Corporate divestment in New Zealand.
Degree GrantorUniversity of Canterbury
Degree NameMaster of Commerce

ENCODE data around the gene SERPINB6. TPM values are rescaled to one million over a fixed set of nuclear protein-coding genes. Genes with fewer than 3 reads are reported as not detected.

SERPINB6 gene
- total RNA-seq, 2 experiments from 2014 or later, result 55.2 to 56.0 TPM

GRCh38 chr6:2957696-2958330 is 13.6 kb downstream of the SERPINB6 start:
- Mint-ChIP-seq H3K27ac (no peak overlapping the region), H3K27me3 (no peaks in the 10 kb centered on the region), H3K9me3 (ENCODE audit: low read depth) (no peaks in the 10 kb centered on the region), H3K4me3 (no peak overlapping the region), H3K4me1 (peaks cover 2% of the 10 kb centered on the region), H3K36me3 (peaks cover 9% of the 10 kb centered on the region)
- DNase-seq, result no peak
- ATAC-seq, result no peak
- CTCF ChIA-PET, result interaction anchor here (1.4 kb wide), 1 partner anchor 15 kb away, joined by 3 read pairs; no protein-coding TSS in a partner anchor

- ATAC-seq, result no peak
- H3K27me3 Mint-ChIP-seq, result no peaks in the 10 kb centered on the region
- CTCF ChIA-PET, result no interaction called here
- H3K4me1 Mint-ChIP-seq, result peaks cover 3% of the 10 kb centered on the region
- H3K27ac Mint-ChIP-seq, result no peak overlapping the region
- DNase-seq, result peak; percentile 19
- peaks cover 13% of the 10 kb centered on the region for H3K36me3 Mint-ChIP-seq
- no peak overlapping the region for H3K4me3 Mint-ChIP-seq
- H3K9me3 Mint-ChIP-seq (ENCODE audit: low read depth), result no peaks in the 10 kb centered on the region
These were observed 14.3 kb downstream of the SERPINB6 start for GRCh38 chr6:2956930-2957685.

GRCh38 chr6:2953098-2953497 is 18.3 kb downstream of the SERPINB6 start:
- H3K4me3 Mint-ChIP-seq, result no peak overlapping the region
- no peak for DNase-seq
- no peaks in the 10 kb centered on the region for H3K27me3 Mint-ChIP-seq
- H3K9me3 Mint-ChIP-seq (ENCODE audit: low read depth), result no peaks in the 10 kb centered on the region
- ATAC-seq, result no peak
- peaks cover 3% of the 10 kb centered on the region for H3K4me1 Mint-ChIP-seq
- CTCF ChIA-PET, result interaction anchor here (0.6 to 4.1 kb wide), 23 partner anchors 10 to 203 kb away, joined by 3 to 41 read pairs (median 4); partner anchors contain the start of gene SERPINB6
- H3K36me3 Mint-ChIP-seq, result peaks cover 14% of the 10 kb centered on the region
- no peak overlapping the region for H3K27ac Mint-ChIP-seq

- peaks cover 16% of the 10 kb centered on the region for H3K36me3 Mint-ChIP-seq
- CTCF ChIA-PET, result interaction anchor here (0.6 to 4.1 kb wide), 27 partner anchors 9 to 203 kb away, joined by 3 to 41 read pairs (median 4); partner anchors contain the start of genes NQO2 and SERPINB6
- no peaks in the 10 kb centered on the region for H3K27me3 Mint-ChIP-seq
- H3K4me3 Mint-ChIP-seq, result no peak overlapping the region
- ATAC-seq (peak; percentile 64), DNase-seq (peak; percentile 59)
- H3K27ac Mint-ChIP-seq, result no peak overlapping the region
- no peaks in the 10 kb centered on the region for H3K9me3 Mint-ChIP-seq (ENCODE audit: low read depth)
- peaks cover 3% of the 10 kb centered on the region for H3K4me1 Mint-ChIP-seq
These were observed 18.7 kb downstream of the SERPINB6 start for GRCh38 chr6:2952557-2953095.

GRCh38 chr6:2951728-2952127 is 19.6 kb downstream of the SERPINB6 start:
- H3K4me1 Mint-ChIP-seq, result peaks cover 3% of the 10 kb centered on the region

The propensity of corporate executives and strategists to restructure their companies has intensified in recent years. Although a substantial literature, mainly overseas, has addressed the motives and economic consequences of mergers and acquisitions, comparatively little research has been directed towards corporate divestment activity, particularly in the Australasian region. This research investigates the motives for divestment, and some major factors influencing divestment decision-making of New Zealand listed companies. It highlights the importance of divestment as an integral aspect of corporate restructuring processes. An inter-disciplinary model of divestment has been developed and explored in this study. Three different but inter-related perspectives - industrial organisation economics; corporate strategy; and finance - capture the various dimensions of divestment activity hitherto unexplored in a single study. This study relied on mail survey questionnaire as a data collection method. The senior executives of leading companies listed on the New Zealand Stock Exchange were asked to indicate the relative importance of the divestment motives and factors affecting their companies I divestment activities for the past five financial years. Non-parametric statistical methods were employed to test the research hypotheses. The research results offer strong support for the conceptual model of divestment. This confirms the notion that selected environmental, organisational, and performance factors have significant influences on a firm I s motives for divestment, which in turn determines the corresponding divestment strategy formulation and implementation adopted by firms.